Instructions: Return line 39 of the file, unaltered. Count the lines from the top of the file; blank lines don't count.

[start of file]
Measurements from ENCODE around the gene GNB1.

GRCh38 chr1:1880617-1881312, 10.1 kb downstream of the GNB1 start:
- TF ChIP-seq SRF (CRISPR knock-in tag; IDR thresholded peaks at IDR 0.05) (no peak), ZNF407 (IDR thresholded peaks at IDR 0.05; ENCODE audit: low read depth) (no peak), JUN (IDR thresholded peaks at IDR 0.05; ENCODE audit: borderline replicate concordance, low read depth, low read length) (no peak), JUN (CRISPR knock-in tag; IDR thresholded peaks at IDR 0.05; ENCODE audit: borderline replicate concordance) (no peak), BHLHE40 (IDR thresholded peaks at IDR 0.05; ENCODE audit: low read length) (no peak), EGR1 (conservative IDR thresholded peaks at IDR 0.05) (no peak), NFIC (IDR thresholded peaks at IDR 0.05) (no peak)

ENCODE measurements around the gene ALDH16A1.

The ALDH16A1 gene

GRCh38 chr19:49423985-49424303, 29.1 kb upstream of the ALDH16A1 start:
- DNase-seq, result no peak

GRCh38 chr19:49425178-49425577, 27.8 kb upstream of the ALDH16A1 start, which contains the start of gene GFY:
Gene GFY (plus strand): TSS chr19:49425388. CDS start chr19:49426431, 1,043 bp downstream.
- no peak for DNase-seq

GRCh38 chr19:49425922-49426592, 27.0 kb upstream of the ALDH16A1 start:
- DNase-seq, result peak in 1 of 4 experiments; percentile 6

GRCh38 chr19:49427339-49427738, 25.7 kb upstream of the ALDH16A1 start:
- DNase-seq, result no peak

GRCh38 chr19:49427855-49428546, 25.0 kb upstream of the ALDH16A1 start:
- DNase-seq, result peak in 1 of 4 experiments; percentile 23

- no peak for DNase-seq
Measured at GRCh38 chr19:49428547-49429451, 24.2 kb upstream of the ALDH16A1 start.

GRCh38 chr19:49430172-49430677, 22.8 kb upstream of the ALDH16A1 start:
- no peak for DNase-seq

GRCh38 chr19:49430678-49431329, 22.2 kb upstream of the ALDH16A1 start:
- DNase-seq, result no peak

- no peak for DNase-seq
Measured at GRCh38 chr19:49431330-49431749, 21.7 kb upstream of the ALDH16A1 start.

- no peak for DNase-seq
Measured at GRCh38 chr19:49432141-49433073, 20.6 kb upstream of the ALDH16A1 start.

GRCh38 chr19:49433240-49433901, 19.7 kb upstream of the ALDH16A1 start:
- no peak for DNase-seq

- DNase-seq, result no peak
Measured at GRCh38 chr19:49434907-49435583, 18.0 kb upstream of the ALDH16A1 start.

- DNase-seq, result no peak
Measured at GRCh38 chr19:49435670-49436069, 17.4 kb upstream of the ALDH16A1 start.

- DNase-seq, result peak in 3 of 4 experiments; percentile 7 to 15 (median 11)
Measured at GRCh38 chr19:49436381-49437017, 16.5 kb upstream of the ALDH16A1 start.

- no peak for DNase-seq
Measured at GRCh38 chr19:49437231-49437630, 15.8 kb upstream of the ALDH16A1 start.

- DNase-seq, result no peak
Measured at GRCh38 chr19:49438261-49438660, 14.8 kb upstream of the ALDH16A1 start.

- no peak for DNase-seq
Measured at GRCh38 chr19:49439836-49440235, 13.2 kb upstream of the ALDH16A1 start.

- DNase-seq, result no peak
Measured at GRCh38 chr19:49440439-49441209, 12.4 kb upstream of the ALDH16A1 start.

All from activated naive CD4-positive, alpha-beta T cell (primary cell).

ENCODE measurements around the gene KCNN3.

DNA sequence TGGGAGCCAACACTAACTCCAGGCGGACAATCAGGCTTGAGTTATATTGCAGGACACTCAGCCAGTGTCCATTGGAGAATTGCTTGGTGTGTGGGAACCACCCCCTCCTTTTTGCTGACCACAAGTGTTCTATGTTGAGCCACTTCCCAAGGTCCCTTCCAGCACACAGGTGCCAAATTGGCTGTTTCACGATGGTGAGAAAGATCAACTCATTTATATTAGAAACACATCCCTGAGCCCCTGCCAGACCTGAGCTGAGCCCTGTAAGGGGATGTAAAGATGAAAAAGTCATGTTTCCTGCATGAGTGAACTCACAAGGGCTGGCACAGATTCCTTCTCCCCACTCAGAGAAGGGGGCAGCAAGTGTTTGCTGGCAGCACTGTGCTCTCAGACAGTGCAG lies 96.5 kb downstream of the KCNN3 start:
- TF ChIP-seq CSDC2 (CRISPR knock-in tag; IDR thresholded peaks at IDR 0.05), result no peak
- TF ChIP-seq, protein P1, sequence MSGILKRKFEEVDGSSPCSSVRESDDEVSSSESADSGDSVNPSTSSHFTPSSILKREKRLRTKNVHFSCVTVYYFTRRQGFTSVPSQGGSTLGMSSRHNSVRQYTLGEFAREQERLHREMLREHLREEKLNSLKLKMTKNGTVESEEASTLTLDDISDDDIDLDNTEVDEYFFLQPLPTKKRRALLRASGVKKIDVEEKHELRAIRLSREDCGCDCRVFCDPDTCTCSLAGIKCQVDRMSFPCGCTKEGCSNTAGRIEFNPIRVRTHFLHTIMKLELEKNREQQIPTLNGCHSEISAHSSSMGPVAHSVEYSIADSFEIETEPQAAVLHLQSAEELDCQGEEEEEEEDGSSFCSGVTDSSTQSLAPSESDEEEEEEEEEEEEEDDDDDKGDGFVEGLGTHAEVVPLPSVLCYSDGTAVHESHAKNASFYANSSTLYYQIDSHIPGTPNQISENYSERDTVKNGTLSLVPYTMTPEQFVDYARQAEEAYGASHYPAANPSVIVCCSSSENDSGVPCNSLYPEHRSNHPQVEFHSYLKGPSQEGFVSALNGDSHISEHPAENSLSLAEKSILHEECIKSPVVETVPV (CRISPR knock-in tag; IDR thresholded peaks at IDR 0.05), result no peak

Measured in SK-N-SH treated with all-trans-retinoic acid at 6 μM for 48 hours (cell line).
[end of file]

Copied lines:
- no peak for DNase-seq